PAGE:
Heating problems have become so persistent at a CUNY community college that administrators have moved most classes online as temperatures outside hover in the 30s and 40s.

A spokesperson for Bronx Community College said the heating issues were “intermittent” and all classes except for lab classes – like nursing and clinical radiography – were moved online starting Nov. 16 through the school’s Thanksgiving holiday.

“We are currently working on fixing the heating issues in time for when students, faculty and staff return after the Thanksgiving holidays,” said BCC spokesperson Richard Ginsberg in an emailed statement.

In an email to students, the school said it would provide “further information on returning to in-person classes” before Nov. 28, raising the possibility the repairs could linger past the holiday break.

The campus initially had no heat for several weeks this fall, even though New York City law requires heat be provided from Oct. 1 through May 31 in residential and commercial buildings.

Earlier this month, faculty and staff complained of their fingertips turning blue inside unheated classrooms, and employees with medical conditions like anemia and neuropathy reported intense discomfort.

Around the first week of November, the boilers were repaired and heat finally switched on, but the fix didn’t last, said associate biology professor Yasmin Edwards. By the second week of November, the system started sputtering and emitting inconsistent temperatures, she said.

“We're having this very hodgepodge situation where some buildings have heat, some buildings don't, some parts of the buildings have a little heat, other parts have no heat,” Edwards said.

She said some students in lab facilities where science experiments have to be done in person are trying to stay warm with bulky winter clothing – making it difficult to conduct their work.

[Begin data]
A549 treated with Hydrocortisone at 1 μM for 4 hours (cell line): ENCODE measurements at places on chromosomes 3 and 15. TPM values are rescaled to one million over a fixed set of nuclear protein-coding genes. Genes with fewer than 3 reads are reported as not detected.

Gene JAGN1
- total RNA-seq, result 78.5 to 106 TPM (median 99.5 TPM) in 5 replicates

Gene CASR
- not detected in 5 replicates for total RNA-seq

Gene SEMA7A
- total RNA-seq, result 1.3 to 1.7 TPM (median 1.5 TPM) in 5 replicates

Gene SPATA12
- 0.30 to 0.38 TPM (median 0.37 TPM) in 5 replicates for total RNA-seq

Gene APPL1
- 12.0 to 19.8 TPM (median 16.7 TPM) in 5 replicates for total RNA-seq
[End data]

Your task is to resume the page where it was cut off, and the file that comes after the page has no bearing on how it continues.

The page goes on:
“If your hands are cold, or you feel the need to wear gloves, which was happening in biology labs and chemistry labs, you cannot properly and safely carry beakers and glassware,” Edwards said. “This is what some of our students in those buildings were forced to do.”

BCC staff are also allowed to work remotely. A Nov. 15 email from BCC President Thomas Isekenegbe to the school community about the shift to remote learning said “staff should consult with their supervisors in preparation to work remotely.”

The school has made loaner laptops available for students and says the campus food pantry will remain open for holiday food distribution. The school’s childcare center, which has its own heating supply, will also remain open.

BCC, the oldest community college in the CUNY system, serves approximately 9,500 students. It has 34 buildings, half of which are at least 80 years old. Infrastructural problems have been an issue for years.

In January 2019 a burst pipe at BCC’s Colston Hall flooded the building and destroyed its heating system.

In 2020, fed-up BCC faculty passed a “no confidence” vote against the administration for “allowing gross physical deterioration throughout campus, including a lack of proper lighting and inadequate indoor heating.”

Last year, BCC asked CUNY for $32 million in capital funding to replace “the aging boiler plant” by September 2024, warning that “without the upgrade, there is an increased risk of irreparable system failure with significant programmatic and operational impact.”

The union representing CUNY professional staff and faculty said the heating problems are the result of years of severe underfunding that have led to infrastructural problems across the system.

“Bronx Community College can't keep the heat working because years of delayed maintenance and underfunding have left CUNY short-staffed and unable to keep our buildings in safe, working order,” said James Davis, president of the Professional Staff Congress, in a statement. “The cold that BCC students, 93% of whom are Black and Latinx, felt in class this week was a chilling reminder of how little regard the political establishment has for our communities.”

Edwards, the BCC professor, said she understood the challenges presented by old buildings but wants better communication from the school’s administration in dealing with chronic heating problems.

“The challenge we have is just the lack of communication and the obfuscation,” she said, referring to the school’s issues with intermittent heat. “We all know that come October, November, the temperatures will fall. But every year, we end up with the same situation.”